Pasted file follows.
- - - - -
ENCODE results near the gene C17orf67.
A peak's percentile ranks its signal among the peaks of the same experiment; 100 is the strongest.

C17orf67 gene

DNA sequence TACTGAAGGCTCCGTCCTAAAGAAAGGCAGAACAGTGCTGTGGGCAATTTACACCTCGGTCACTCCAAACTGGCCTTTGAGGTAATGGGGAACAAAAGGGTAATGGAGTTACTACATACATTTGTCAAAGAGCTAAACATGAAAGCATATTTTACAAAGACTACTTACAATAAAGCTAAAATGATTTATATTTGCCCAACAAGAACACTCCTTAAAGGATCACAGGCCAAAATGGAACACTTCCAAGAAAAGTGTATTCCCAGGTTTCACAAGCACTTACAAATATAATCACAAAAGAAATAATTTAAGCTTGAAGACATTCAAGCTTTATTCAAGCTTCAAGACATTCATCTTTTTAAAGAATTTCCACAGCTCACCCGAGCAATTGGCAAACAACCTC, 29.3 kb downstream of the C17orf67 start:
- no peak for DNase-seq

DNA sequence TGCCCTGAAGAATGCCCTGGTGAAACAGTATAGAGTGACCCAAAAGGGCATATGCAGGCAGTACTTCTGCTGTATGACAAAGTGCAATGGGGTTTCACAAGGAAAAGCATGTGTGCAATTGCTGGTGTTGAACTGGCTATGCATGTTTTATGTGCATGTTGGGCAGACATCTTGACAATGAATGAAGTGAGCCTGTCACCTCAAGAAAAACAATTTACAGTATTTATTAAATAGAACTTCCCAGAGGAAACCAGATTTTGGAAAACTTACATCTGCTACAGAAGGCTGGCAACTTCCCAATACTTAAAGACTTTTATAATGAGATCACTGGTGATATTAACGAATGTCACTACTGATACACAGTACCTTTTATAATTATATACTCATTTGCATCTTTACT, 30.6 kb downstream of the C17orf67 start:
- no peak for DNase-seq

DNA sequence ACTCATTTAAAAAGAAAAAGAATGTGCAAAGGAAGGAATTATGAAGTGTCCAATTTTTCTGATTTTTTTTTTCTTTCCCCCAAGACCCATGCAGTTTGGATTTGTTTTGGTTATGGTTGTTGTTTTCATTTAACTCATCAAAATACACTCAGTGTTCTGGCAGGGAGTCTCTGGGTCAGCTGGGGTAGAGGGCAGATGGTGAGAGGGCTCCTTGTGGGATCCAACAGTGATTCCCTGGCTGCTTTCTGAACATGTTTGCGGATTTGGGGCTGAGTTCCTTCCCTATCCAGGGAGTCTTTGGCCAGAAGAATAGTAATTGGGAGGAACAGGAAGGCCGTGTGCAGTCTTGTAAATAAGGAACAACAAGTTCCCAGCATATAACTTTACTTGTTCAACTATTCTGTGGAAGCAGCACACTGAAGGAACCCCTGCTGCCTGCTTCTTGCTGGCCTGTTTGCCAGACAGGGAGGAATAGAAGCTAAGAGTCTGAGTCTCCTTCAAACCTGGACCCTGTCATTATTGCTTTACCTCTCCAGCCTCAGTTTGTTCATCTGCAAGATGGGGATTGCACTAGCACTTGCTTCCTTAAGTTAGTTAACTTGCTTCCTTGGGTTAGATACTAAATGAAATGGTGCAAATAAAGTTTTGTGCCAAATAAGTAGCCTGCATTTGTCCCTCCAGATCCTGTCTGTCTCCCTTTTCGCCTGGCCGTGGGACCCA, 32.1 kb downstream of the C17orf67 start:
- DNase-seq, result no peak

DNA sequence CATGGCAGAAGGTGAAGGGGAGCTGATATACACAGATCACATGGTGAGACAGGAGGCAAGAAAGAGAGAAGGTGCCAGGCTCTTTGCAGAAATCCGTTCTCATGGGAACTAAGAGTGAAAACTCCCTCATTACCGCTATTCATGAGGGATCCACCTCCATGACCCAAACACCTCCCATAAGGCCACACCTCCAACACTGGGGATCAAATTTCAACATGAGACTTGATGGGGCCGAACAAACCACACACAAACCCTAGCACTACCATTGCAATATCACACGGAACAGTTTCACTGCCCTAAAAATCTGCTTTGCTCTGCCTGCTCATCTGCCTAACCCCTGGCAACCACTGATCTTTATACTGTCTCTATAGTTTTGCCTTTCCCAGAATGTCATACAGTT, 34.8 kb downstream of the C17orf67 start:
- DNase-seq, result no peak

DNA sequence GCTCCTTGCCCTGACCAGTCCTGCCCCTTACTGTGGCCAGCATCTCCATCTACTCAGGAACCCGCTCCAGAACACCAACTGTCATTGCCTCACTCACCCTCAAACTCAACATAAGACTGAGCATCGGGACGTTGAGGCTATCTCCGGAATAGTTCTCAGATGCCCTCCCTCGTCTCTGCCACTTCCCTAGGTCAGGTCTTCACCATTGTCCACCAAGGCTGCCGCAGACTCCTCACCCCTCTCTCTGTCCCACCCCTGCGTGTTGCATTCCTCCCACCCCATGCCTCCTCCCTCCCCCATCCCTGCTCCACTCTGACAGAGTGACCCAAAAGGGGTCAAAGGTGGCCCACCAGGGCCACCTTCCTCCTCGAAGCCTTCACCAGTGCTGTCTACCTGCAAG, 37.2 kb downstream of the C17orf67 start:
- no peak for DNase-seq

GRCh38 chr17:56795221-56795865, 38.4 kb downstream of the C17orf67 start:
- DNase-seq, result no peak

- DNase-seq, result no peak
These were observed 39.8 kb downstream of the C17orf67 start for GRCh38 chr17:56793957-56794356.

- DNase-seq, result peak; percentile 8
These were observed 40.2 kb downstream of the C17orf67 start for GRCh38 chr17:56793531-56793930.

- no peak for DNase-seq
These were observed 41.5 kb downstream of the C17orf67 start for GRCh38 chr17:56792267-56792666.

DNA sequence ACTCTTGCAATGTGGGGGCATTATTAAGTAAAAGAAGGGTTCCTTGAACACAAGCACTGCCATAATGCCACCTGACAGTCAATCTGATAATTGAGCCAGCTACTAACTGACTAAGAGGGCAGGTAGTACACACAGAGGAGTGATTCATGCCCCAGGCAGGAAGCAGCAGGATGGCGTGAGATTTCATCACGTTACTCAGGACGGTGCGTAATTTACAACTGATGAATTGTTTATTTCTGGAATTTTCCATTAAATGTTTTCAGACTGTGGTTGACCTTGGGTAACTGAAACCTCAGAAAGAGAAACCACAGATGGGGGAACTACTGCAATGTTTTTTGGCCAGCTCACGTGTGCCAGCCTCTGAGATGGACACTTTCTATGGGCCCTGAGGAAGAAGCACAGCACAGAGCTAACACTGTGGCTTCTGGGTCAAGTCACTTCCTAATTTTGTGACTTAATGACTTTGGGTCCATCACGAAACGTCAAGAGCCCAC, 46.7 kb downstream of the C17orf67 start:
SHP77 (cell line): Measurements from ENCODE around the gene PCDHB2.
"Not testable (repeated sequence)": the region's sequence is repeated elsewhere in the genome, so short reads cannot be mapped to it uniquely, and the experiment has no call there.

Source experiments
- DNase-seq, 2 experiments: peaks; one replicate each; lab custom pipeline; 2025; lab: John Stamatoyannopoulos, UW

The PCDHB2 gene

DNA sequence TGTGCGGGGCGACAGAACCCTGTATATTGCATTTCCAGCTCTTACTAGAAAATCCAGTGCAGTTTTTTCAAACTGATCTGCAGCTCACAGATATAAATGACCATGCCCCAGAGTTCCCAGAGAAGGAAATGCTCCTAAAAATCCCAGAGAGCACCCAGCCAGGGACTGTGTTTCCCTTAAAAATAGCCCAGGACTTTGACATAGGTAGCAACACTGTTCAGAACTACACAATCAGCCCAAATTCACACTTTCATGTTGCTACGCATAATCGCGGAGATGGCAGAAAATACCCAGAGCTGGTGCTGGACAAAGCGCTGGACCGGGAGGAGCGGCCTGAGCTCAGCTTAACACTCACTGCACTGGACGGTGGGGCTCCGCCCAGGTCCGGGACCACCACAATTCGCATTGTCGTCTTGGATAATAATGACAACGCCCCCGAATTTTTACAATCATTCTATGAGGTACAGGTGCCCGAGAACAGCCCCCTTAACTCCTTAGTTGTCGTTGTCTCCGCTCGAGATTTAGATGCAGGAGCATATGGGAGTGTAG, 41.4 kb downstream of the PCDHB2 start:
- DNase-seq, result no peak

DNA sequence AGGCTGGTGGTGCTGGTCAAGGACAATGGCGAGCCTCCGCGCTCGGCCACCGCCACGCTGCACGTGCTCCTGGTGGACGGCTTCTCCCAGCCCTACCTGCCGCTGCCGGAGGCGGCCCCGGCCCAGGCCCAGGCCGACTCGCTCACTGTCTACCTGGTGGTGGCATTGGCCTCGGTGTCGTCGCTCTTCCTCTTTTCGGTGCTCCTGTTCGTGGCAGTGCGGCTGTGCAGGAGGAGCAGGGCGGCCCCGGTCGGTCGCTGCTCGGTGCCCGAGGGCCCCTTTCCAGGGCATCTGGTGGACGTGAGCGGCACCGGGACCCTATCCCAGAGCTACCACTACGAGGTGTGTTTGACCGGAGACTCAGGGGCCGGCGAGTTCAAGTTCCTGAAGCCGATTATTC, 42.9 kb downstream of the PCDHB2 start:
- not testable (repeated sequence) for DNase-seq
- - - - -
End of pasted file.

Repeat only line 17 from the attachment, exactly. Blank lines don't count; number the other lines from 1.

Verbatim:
These were observed 39.8 kb downstream of the C17orf67 start for GRCh38 chr17:56793957-56794356.